Energy Procurement, Utilities, Regulation, Sourcing Renewables  -  May 10, 2019 - By Caitlin Marquis

How to Get Utilities and Regulators to Provide Renewable Energy Options that Work for Your Company

Energy procurement and sustainability teams tasked with meeting corporate renewable energy targets are all too familiar with the fact that doing so is much easier in some states than in others. Specifically, in states that lack retail choice, and especially in states that are not part of an organized wholesale market, customers rely on either policy changes or the introduction of utility programs to make progress on their renewable energy goals. That means customers can wait for change – or work to make it happen.

If you pick the latter, a pragmatic guide from the Advanced Energy Buyers Group, a business-led coalition of large energy users, provides a roadmap for action. The guide, Renewable Energy Offerings that Work for Companies: A Practical Guide to Meeting Corporate Renewable Energy Demand in Vertically Integrated Markets, is intended for states or utilities to follow as they consider new renewable energy options. But it’s vital for customers to get engaged to make sure the outcomes work for them. “You want to get...a solution that the utility will offer, one that regulators will approve, and something that customers will buy,” said Steve Chriss, Director of Energy and Strategy Analysis at Walmart, on a recent Advanced Energy Economy webinar. “A lot of times, when green tariffs get filed they’re solutions that utilities will offer and solutions that regulators will approve. We get involved to get to solutions that customers will buy.”

Here is how corporate customers can use this step-by-step process to support – or prod – regulators and utilities to give you access to renewable energy you are looking for: 

  • Step One: Seek advice and input from customers, industry, and other states. Customers don’t have to wait until they’re asked to make their feelings known. Instead, they can make the ask. This can be done through one-on-one discussions with utilities, legislative engagement, or regulatory proceedings such as utility integrated resource planning (IRP). 
  • Step Two: Determine which approaches align best with your state and utility circumstances. As customers, you can familiarize yourselves with the unique circumstances of the state and utility to understand potential opportunities and limitations and to know how to work flexibly within them. For example: How are rates structured? Is the state part of an organized wholesale market? How would new renewable energy assets fit into the state’s existing resource mix? What is the timing for important utility proceedings, such as upcoming rate cases or IRP proceedings?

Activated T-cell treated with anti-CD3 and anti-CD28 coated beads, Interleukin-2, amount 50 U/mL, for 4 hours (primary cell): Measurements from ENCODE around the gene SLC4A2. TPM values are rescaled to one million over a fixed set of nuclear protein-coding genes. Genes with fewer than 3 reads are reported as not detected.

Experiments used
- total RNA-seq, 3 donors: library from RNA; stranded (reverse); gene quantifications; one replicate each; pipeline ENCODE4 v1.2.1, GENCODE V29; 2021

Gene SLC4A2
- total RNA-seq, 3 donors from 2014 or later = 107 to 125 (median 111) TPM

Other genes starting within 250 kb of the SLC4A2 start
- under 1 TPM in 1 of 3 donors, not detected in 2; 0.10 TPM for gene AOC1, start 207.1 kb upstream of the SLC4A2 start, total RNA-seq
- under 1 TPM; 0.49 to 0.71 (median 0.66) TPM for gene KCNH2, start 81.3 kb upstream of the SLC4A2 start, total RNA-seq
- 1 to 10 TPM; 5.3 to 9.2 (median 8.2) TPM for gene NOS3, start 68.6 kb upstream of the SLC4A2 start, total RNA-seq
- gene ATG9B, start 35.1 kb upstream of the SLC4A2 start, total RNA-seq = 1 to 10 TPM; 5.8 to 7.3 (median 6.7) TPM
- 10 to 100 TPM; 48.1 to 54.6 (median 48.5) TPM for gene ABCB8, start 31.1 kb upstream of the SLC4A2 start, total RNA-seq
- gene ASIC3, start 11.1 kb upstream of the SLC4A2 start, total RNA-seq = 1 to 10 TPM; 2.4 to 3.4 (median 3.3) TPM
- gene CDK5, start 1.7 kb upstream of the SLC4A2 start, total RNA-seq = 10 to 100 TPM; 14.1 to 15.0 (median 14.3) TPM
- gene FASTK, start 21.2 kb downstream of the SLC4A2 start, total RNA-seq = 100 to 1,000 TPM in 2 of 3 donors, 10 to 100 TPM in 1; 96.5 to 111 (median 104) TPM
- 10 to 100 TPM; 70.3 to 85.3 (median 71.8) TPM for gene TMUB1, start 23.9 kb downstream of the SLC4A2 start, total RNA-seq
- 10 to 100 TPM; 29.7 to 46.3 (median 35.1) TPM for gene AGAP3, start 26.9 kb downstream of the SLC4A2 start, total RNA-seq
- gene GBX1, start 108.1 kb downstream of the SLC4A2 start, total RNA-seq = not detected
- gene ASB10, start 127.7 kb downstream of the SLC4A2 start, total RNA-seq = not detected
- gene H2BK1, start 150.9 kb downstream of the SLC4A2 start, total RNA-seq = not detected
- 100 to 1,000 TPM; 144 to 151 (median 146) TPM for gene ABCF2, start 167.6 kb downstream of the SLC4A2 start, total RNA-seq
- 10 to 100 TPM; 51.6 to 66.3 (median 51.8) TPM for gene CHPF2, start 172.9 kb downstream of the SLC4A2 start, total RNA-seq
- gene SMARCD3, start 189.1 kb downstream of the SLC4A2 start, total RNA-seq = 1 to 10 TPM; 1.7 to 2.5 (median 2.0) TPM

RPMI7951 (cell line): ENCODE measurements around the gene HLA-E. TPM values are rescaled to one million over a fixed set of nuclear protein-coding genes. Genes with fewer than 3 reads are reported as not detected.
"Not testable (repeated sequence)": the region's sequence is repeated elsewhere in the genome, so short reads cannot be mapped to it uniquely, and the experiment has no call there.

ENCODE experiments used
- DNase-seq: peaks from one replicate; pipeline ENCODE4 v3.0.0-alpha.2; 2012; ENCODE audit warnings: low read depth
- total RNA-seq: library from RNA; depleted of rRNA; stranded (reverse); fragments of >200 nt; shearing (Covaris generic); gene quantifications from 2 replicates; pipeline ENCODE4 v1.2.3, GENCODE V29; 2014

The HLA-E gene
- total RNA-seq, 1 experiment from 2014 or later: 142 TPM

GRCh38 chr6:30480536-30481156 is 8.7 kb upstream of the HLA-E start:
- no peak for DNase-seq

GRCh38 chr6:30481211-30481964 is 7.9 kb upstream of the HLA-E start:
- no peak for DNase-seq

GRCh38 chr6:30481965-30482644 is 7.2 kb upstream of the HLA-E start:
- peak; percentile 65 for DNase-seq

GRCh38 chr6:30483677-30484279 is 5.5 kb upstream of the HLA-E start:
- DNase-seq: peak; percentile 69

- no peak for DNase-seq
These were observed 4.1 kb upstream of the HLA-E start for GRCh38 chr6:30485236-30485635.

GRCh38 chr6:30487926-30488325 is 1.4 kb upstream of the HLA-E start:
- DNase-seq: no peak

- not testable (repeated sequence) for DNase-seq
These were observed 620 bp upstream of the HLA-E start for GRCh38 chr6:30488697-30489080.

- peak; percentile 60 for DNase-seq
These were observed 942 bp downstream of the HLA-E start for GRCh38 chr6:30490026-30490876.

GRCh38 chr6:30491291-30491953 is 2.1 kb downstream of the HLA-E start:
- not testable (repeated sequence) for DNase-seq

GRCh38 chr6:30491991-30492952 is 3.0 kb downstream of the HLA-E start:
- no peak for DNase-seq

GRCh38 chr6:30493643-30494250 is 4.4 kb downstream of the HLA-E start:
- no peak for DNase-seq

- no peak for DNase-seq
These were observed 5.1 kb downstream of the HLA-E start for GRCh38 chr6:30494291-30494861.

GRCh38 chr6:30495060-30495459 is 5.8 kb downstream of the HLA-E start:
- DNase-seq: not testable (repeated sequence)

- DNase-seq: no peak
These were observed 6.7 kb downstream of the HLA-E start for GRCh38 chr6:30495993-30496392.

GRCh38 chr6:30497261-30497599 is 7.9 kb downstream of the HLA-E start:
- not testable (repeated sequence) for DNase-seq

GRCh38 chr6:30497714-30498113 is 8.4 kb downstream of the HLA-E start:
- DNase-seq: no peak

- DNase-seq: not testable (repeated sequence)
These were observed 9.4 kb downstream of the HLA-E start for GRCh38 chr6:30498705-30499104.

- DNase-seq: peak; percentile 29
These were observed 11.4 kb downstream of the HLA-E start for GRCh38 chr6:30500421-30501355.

• Step Three: Account for the needs of different customers, including nonparticipants. Customers need to clearly communicate needs and preferences, recognizing that these needs may vary across and even within customer classes. This could happen through a series of group and individual discussions, through regulatory interventions and filings, via comments or letters submitted through business associations, coalitions, or simply groups of individual companies. 
  • Step Four: Adopt replicable best practices. Customers can highlight for utilities and regulators positive examples of workable program features from other jurisdictions that meet corporate needs. The Advanced Energy Buyers Group guide offers examples from states that have enacted retail choice or direct access (a form of retail choice limited to a certain subset of customers, generally large commercial and industrial customers) and from utilities that have introduced renewable energy programs (often called “green tariffs”). It’s easier to get your needs met by pointing to existing programs that work than by making up such provisions from scratch! 
  • Step Five: Guide customers through the decision and enrollment process. As customers, you should make clear to utilities and regulators what information you need to make an informed decision about participating in a utility program or direct access offering. 
  • Step Six: Review, Iterate and improve. For utilities and regulators, the sixth and final step is continual improvement based on customer adoption and input. Customers should insist from the get-go that there be a process in place for continual re-evaluation, and then actively participate in that process, communicating clearly to utilities and regulators what can be improved – and especially anything that is not working. 

Using these steps to your advantage will take time and persistence, but the potential reward—a workable renewable energy procurement option where there formerly was none—is significant. Working together through formal and informal groupings can lessen the burden on individual companies while also promoting a solution that meets the needs of customers with differing needs and preferences. After all, what good is a renewable energy purchase program nobody wants to sign up for? 

 For more information on Advanced Energy Economy, click here.

Caitlin Marquis is a director at Advanced Energy Economy, where she manages the policy engagement of the Advanced Energy Buyers Group, a coalition of leading companies that are working to expand their use of advanced energy. She leads the Buyers Group’s efforts on both regulatory and legislative engagement at the state, federal, and regional level.

Caitlin will be part of SED's Distributed Energy Resources Forum panel on "Navigating the Regulatory Landscape." For information on the Forum, set for June 24-26 in Denver, click here.

 

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